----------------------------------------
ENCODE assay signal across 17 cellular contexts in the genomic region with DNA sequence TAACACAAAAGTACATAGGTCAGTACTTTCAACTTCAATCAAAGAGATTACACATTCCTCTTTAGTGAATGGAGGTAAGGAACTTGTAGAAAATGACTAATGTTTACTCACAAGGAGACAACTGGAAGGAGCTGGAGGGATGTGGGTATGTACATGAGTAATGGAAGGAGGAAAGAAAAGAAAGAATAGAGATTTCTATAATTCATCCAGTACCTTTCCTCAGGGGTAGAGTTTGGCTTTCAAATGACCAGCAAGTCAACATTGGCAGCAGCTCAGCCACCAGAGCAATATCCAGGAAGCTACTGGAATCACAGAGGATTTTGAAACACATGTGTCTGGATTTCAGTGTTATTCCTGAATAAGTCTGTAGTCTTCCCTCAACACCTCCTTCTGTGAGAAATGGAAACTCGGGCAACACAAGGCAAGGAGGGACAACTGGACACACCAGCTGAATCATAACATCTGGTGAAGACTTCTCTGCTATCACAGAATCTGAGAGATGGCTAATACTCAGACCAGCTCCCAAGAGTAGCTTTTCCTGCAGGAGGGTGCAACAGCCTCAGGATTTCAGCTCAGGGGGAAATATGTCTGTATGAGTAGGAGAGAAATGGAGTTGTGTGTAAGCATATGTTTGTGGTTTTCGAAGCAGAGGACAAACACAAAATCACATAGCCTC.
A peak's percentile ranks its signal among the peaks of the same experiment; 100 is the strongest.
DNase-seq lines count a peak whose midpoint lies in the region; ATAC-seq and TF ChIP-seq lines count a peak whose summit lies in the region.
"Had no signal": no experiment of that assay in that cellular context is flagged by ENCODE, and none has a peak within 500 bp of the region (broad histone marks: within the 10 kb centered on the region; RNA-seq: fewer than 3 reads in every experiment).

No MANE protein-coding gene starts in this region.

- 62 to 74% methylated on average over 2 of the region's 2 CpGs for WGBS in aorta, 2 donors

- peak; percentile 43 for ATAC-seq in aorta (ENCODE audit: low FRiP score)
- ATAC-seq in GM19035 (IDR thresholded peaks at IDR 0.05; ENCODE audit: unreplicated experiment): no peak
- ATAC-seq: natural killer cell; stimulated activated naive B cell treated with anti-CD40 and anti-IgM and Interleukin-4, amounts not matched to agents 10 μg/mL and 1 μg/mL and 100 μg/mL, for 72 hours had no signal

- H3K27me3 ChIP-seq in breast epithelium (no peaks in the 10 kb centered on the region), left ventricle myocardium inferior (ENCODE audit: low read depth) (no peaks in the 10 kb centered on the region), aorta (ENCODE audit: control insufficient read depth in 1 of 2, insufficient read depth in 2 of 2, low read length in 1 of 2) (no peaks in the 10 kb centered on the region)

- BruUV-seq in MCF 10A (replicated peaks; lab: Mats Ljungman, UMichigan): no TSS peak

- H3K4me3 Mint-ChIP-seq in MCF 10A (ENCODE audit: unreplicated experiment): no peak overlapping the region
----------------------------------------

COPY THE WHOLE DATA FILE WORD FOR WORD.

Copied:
ENCODE assay signal across 17 cellular contexts in the genomic region with DNA sequence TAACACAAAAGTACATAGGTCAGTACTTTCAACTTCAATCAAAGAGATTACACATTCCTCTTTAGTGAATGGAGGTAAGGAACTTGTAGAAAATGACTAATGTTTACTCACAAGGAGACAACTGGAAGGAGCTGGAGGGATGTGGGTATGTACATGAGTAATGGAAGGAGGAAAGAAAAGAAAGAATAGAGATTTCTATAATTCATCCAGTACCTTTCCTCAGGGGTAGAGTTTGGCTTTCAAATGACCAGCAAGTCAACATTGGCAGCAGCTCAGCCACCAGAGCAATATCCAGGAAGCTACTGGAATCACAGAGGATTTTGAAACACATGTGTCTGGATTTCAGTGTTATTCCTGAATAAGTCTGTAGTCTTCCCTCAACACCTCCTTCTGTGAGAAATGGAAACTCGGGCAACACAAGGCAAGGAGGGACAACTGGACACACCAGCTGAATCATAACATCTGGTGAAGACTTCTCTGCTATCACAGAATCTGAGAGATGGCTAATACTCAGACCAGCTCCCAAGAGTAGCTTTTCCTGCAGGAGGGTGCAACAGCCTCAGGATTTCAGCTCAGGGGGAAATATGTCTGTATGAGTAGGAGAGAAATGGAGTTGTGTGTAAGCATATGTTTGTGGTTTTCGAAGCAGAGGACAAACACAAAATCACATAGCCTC.
A peak's percentile ranks its signal among the peaks of the same experiment; 100 is the strongest.
DNase-seq lines count a peak whose midpoint lies in the region; ATAC-seq and TF ChIP-seq lines count a peak whose summit lies in the region.
"Had no signal": no experiment of that assay in that cellular context is flagged by ENCODE, and none has a peak within 500 bp of the region (broad histone marks: within the 10 kb centered on the region; RNA-seq: fewer than 3 reads in every experiment).

No MANE protein-coding gene starts in this region.

- 62 to 74% methylated on average over 2 of the region's 2 CpGs for WGBS in aorta, 2 donors

- peak; percentile 43 for ATAC-seq in aorta (ENCODE audit: low FRiP score)
- ATAC-seq in GM19035 (IDR thresholded peaks at IDR 0.05; ENCODE audit: unreplicated experiment): no peak
- ATAC-seq: natural killer cell; stimulated activated naive B cell treated with anti-CD40 and anti-IgM and Interleukin-4, amounts not matched to agents 10 μg/mL and 1 μg/mL and 100 μg/mL, for 72 hours had no signal

- H3K27me3 ChIP-seq in breast epithelium (no peaks in the 10 kb centered on the region), left ventricle myocardium inferior (ENCODE audit: low read depth) (no peaks in the 10 kb centered on the region), aorta (ENCODE audit: control insufficient read depth in 1 of 2, insufficient read depth in 2 of 2, low read length in 1 of 2) (no peaks in the 10 kb centered on the region)

- BruUV-seq in MCF 10A (replicated peaks; lab: Mats Ljungman, UMichigan): no TSS peak

- H3K4me3 Mint-ChIP-seq in MCF 10A (ENCODE audit: unreplicated experiment): no peak overlapping the region